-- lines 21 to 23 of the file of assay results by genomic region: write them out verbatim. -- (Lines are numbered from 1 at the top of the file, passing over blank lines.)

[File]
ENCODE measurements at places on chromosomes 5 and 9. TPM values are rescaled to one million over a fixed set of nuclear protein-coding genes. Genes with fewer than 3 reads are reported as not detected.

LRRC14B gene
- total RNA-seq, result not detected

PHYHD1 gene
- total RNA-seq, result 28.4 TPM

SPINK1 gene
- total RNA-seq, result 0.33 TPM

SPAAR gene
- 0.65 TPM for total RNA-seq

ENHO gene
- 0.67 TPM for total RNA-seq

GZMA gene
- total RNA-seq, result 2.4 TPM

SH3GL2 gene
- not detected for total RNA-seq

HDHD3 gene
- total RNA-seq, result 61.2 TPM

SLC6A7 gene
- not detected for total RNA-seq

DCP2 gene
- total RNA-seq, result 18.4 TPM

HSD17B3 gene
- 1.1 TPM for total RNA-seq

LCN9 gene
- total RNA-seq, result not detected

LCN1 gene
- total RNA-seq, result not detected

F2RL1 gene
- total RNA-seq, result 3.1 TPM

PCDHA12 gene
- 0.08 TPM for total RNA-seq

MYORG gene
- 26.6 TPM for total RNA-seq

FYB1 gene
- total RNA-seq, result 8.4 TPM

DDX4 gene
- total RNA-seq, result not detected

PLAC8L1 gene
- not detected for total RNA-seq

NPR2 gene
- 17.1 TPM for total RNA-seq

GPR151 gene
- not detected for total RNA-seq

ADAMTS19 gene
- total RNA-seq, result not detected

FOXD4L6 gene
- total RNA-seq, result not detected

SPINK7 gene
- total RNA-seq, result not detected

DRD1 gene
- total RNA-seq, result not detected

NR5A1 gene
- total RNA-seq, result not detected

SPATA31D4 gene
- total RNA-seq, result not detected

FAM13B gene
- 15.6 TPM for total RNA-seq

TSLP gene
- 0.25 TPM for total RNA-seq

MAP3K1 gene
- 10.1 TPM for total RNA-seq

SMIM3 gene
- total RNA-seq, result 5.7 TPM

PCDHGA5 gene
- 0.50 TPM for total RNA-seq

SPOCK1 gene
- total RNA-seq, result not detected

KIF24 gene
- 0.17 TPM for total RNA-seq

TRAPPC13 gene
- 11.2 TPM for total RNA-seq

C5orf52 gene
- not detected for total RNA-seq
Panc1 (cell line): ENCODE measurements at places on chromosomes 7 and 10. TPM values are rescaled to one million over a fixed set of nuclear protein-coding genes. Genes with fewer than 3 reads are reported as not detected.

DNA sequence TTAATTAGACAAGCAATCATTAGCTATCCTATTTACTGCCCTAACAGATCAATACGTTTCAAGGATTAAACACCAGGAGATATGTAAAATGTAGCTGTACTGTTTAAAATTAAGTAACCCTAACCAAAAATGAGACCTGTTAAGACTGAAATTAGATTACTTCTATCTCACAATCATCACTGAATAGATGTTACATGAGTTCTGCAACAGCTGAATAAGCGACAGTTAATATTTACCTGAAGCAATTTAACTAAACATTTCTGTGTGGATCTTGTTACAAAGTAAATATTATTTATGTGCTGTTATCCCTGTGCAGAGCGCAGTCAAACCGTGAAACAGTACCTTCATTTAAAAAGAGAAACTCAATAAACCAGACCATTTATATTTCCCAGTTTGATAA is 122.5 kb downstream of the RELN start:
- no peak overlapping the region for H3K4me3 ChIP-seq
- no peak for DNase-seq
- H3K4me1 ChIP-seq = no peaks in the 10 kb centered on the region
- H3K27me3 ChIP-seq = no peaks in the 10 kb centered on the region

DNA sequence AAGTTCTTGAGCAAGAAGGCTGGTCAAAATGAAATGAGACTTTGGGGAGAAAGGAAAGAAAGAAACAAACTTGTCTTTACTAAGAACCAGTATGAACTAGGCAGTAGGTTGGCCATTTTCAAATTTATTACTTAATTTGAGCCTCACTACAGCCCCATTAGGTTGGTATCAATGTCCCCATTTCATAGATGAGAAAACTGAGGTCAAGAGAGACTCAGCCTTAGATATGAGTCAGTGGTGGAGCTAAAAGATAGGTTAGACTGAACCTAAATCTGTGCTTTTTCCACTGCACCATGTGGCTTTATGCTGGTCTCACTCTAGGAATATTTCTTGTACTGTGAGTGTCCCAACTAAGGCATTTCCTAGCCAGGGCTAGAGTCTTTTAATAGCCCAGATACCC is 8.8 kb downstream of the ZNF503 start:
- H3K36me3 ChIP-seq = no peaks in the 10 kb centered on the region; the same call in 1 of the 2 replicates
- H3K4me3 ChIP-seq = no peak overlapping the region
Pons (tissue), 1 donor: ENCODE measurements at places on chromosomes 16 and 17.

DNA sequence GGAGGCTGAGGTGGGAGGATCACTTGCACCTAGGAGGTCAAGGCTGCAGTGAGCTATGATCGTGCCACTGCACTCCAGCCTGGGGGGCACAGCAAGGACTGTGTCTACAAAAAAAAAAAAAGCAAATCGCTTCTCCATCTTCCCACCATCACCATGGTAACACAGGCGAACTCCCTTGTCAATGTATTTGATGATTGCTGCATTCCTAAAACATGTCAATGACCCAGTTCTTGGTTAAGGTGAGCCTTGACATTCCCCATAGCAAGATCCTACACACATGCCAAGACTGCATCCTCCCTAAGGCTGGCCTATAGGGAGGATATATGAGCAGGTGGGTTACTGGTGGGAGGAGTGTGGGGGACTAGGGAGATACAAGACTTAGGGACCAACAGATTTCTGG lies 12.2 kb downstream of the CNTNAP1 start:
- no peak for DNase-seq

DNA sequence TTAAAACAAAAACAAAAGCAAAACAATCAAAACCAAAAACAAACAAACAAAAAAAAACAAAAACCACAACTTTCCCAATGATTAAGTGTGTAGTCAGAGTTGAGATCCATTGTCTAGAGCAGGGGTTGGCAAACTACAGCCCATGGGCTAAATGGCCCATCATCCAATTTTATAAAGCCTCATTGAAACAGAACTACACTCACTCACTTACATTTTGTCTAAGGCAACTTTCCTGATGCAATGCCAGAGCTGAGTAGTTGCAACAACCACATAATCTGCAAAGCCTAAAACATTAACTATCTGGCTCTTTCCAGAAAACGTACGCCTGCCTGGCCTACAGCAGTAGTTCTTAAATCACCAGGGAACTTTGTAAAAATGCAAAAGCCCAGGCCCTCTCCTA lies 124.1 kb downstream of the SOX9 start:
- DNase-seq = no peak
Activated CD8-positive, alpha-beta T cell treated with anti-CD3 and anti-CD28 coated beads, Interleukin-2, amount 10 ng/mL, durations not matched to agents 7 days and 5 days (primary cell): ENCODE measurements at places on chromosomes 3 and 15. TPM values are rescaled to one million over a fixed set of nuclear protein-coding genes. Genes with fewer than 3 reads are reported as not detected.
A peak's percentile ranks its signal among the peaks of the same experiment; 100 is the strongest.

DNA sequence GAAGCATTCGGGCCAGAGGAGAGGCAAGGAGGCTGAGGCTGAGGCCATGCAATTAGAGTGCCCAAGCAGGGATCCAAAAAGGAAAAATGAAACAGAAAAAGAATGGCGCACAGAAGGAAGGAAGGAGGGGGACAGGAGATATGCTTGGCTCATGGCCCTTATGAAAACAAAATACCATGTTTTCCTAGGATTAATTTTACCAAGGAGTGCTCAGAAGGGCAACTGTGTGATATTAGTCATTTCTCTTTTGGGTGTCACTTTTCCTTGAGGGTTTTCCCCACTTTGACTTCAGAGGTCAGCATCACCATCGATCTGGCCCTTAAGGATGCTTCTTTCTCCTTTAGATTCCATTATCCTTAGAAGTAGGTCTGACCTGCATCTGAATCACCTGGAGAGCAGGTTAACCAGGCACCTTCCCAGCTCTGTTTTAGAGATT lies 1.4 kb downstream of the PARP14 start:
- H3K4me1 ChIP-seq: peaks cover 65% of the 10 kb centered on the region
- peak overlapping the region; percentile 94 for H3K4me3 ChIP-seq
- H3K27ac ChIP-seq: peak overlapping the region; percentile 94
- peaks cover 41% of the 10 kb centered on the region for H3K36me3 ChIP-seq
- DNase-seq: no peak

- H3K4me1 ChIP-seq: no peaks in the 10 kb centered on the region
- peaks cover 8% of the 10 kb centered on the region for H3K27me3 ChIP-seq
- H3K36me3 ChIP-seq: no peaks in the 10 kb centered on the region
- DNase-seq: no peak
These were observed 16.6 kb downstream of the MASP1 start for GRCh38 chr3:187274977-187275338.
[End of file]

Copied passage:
- total RNA-seq, result 18.4 TPM

HSD17B3 gene
- 1.1 TPM for total RNA-seq